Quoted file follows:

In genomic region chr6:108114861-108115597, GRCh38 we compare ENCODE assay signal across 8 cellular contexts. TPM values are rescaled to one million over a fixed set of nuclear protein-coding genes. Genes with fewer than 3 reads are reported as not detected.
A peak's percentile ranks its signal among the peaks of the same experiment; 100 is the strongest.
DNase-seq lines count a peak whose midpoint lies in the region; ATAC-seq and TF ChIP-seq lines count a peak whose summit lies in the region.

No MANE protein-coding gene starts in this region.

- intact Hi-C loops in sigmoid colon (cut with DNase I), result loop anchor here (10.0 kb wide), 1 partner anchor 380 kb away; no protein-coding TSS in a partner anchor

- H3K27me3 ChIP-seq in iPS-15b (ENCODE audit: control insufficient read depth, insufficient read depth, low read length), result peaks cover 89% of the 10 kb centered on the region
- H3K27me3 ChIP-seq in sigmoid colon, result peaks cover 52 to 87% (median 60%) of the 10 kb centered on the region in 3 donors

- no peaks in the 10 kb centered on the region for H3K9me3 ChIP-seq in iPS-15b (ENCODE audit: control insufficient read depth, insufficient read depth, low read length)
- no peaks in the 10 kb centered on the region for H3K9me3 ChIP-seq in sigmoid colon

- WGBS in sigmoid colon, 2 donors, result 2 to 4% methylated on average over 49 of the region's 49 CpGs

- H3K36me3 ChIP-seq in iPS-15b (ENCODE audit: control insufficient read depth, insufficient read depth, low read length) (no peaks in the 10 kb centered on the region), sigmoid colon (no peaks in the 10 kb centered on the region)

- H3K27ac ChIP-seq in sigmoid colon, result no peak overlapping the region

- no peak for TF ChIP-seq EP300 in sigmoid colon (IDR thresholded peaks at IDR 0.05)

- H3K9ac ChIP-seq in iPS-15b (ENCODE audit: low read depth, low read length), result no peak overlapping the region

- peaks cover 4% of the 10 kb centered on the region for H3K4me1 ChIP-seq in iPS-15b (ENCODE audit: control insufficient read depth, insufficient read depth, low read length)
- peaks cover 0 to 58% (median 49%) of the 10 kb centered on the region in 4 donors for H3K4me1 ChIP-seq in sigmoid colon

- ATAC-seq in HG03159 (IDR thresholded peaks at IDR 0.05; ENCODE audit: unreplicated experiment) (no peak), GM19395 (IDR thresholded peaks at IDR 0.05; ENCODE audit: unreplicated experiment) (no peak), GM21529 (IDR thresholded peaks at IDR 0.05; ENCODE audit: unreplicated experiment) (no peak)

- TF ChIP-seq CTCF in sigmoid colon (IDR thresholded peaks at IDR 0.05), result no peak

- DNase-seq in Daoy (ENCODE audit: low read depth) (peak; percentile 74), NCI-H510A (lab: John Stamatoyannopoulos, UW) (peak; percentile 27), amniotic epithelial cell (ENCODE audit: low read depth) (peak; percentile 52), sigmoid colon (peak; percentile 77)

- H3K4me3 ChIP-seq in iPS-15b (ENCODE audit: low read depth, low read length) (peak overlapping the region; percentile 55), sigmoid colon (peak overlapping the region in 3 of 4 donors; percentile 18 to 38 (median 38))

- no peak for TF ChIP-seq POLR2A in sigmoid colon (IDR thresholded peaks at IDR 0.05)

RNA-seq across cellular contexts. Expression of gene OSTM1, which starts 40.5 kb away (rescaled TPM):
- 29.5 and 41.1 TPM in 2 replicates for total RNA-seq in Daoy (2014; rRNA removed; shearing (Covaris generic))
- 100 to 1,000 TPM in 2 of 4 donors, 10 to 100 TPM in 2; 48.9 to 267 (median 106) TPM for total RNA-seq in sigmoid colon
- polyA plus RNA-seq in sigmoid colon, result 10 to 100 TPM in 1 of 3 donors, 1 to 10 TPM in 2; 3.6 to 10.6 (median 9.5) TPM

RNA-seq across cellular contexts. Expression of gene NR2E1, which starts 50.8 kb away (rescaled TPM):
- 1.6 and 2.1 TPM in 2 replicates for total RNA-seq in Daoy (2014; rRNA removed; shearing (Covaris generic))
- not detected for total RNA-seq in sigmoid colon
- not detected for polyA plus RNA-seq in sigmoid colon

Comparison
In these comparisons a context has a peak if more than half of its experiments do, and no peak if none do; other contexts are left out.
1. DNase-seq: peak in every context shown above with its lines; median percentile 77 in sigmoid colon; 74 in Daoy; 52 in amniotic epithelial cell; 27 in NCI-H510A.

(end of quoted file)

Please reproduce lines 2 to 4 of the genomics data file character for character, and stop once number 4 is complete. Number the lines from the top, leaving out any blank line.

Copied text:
A peak's percentile ranks its signal among the peaks of the same experiment; 100 is the strongest.
DNase-seq lines count a peak whose midpoint lies in the region; ATAC-seq and TF ChIP-seq lines count a peak whose summit lies in the region.

No MANE protein-coding gene starts in this region.